One major argument posed by him for others was that when the rules and procedures applicable to domestic and international arbitration in India is separate then why shouldn’t the legislation be different. He argued that most leading arbitration institutions in India and overseas have separate rules that govern international and domestic arbitration. Further he reemphasized the reasons to have separate legislations. Firstly, it will be in line with latest global practice that will bolster confidence in India as an arbitration hub. Secondly, the objective of providing and achieving ease of doing business would also be strengthened by paving way for better foreign investment into India. Thirdly, with the large scale and enhanced attempts to procure foreign business and also to support the make in India campaign a certain comfort needs to be provided to the foreign players to enable them to have confidence on not just Indian market but also the Indian legal system. Fourthly, eminent jurists and judges of the Supreme Court have stressed upon the need for separate laws because regimes are absolutely different, because sometimes interpretation of part one tends to have an overlook over the other part and creates more confusion. Finally, in response to Mr. Tejas Karia he claimed that having a separate legislation won’t set the clock back rather give more clarity.

  • Against the Motion

Ms. Bindi Dave

She responded firmly by claiming that she could not be convinced by the speakers for the motion as there was no specific ground or reason for the requirement of a separate law for domestic arbitration. She argued that there is one compelling factor i.e. want for interference by court which is the main driving force behind the debate. She resurfaced over the history of arbitration laws in India and argued that over the past years significant consideration was given to having a separate domestic arbitration law through committees and amendments. Thus, the problem was actively completely already examined at various time periods.

Presently, she agreed that India has a dual system, while it is consolidated and combined into one statute, there are different provisions wherever the legislator deemed appropriate and required. Additionally, there is a difference in the provisions for domestic operations and for international commercial operations. Hence, the checks and balances have already built in to the law.

She emphasized that when a party chooses arbitration whether Indian, foreign or commercial business house, they are conscious of the fact that they have opted outside the court which means it is understood that they don’t want further court interreference. She spoke against Mr. Aseem Chaturvedi’s point that the concern should have been that stricter tests are being applied to domestic arbitration and hence, that should be opened up but he said otherwise how international parties are made to come to Indian courts and the domestic arbitration tests are being applied which is not the problem.

She believes the law as it currently stand is dual in nature, the legislature in its wisdom has skulled out separate provisions for both international and domestic arbitration. She states that courts are reasonably interpreting them by keeping in mind the legislation. She concluded by saying if at all any specific concerns are identified, amendment is appropriate as opposed to having an overhaul substitution with a new or separate law. She ended by reemphasising that courts should be empowered to modify the award as opposed to relegating them to a whole new round of arbitration if the award is set aside for both international and domestic arbitration.

Jury’s Verdict

Dr. Sanjeev Gemawat, commended that the debate was exceptionally engaging and appreciated that the speakers put forward strong arguments. He highlighted that the objectives of both sides were the same but from the process standpoint they had different perspectives. He reflected on getting frustrated form his own experiences as a user of the court system regarding court interreference. He acknowledged both Mr. Karia and Mr. Rab over their points regarding less court interference. He personally went ahead with against the motion, because he believed that enactment of a new legislation may not serve the purpose since the judicial innovations at times are so high that justice is not given to the legislation. By this, he meant that having a separate law means courts across India will interpret the same in a different manner. He stressed upon fact that courts such as district courts have absolutely different perspectives to interpret the law. Thus, having a separate legislation won’t help because there are various levels at which the same is happening. He concluded by saying that legislature is proactive in formulating a new law, but somewhere there is a loss of track and laws are interpreted differently. Thus, he ultimately went ahead with against the motion.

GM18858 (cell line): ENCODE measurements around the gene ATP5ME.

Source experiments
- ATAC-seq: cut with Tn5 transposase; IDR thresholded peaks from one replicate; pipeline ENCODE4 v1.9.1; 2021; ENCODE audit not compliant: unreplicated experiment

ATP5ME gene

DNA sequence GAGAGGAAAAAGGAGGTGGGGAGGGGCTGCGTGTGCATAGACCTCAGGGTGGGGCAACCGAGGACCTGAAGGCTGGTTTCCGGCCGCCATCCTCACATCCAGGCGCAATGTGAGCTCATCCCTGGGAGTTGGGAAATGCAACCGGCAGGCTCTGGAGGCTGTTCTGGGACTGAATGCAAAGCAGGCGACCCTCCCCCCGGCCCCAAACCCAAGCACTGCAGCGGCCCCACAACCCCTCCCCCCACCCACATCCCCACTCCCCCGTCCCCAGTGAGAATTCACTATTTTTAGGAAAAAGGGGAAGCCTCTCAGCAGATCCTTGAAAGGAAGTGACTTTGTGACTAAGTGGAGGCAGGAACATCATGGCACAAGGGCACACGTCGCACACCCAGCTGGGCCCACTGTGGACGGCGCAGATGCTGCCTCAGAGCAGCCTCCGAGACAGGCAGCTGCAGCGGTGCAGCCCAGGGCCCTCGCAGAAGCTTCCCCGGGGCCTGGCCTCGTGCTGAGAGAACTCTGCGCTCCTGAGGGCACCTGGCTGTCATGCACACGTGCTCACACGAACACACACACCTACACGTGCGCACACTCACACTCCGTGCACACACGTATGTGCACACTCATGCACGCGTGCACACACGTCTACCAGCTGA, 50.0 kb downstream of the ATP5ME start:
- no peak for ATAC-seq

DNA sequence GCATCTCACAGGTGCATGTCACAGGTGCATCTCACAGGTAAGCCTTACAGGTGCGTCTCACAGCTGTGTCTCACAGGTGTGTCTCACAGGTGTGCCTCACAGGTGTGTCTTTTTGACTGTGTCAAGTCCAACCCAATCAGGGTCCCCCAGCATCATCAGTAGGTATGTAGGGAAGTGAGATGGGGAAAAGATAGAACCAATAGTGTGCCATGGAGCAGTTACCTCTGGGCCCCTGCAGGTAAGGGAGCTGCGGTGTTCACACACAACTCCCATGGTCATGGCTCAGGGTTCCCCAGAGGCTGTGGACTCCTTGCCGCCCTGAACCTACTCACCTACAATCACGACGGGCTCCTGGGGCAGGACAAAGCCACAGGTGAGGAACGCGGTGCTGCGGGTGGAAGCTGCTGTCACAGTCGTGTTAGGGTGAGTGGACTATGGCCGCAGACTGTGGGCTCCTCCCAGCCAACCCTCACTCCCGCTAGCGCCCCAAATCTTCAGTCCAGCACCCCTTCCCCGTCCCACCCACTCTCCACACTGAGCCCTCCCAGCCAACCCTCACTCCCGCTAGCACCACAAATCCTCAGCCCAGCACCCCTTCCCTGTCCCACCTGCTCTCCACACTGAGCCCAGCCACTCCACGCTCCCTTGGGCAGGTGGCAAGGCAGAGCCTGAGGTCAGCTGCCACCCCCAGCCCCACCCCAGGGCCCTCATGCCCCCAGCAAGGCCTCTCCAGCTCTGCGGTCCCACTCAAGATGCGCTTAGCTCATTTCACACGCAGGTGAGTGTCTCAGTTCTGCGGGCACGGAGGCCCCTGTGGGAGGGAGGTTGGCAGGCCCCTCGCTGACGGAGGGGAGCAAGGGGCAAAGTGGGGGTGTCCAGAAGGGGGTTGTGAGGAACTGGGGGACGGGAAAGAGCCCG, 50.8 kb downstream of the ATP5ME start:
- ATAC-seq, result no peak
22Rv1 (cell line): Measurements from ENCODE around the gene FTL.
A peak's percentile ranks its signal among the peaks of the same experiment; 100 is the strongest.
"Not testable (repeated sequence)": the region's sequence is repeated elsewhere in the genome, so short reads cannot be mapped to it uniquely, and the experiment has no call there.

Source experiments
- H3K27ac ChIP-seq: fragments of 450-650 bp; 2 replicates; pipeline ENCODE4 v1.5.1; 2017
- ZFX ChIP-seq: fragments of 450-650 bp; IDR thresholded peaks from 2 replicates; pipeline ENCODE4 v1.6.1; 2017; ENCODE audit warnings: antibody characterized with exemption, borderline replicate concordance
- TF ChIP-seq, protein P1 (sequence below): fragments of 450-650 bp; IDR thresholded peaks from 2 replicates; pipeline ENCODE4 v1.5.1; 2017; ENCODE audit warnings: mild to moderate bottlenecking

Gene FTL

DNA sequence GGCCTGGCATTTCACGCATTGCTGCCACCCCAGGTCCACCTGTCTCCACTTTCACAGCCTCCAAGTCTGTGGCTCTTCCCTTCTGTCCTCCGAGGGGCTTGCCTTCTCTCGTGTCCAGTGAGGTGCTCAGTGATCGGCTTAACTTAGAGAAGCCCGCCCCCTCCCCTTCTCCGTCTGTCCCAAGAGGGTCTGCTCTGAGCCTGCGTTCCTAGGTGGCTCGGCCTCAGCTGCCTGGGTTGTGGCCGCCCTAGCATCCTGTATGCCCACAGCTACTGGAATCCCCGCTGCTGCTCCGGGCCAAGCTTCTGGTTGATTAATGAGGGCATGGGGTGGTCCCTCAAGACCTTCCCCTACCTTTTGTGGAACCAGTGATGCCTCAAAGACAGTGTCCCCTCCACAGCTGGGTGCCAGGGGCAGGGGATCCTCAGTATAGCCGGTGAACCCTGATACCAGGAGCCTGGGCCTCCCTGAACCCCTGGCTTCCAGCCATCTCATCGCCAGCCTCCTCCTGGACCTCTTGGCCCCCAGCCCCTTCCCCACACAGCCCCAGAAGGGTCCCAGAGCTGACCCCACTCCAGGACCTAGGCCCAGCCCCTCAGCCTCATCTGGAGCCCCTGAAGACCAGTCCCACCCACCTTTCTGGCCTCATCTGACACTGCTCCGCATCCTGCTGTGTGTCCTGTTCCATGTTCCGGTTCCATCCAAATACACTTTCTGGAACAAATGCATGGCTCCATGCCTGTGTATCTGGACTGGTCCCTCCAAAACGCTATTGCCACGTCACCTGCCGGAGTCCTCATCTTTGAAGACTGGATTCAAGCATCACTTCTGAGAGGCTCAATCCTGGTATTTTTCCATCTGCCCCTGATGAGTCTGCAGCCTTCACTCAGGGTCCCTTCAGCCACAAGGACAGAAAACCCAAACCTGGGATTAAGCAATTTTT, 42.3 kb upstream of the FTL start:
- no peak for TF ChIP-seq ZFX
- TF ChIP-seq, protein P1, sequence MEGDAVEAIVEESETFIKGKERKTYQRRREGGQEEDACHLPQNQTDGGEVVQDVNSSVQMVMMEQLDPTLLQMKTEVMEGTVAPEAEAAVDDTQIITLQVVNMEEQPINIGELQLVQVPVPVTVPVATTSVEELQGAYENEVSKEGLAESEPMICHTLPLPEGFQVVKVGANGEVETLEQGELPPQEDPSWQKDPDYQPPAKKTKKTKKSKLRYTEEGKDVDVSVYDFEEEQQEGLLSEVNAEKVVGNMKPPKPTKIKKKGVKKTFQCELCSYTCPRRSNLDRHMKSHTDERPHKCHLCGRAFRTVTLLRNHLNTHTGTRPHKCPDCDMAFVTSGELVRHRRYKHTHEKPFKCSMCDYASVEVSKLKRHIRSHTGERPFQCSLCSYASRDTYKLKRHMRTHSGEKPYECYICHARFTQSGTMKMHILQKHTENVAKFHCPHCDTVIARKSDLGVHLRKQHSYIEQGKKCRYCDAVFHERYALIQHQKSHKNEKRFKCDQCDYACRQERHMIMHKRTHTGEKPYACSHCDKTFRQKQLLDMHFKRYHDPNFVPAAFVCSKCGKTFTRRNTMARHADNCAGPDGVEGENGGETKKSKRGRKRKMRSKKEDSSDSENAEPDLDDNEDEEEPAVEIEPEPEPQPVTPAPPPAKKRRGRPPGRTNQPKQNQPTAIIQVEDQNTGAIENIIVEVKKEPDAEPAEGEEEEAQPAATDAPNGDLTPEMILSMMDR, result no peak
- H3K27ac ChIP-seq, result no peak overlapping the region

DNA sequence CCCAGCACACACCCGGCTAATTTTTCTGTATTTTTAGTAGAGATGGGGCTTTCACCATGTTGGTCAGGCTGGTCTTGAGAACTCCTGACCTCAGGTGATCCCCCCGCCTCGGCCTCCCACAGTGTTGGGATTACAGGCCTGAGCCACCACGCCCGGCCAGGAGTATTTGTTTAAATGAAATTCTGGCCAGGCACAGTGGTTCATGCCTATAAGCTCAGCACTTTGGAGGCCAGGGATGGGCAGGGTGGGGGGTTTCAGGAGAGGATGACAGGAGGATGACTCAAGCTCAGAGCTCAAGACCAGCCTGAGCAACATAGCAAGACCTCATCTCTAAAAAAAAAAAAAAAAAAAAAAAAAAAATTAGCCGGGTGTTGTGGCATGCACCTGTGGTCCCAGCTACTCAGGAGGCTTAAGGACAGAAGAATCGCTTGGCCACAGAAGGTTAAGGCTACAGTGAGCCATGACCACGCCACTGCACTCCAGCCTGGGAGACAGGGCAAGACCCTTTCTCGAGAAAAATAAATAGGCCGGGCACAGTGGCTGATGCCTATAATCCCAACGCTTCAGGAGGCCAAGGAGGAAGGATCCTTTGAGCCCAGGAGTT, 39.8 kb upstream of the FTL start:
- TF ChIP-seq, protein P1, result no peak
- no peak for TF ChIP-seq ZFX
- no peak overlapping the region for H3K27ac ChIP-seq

Justice Hemant Gupta, agreed that both sides were equally persuasive. He highlighted that arbitration is not alternate dispute resolution but a parallel dispute resolution. With this he emphasised that it is important that the parties have confidence in the parallel justice system. For that, the quality of award shall be good, but the issue is that there are different processes of appointing arbitrator. That’s why there is a need to harmonise this method to ensure that there is uniformity in appointment. He emphasises that difficulty has arisen because different grounds of challenges have been made with respect to domestic and international award. He argued that grounds of challenging and process of appointing arbitrator should be the same. He advised that rather than taking divergent views, there should be a middle path, with a common law and parity of appointment of arbitrator and setting of award. He mentioned an argument made regarding giving power to the court to modify awards, to this he remarked that in this situation court will be court of appeal which is unwarranted as they will look into the niceties of the award. He referred to a judgement by Supreme Court where they had restored the award which was set aside by two courts, he reflected that paramount importance was given to the arbitration awards. He emphasised that courts should not be given opportunity to interfere and suggest modification in the award. He proposed that current act requires fine tuning, instead of having two separate laws by introducing new act which encompasses both domestic and international arbitration laws dealt in a similar manner rather than differently. Ultimately, he went forward with against the motion.

In conclusion, the rich academic arguments by the esteemed speakers highlighted the current contemplation of having a separate law for domestic arbitration. Although, the jury tilted towards against the motion. However, the viewers of the debate in majority believed in having a separate legislation. In the end, it is the evolving and adaptive nature of the law that will decide the discourse of efficient justice delivery mechanism for India.

Disclaimer: The views expressed by the speakers were not their personal views or the view of their respective firms. The views were expressed pursuant to an academic exercise.)

(Jayati Karia is a copy editor at Indian Review of International Arbitration and student at Maharashtra National Law University Mumbai)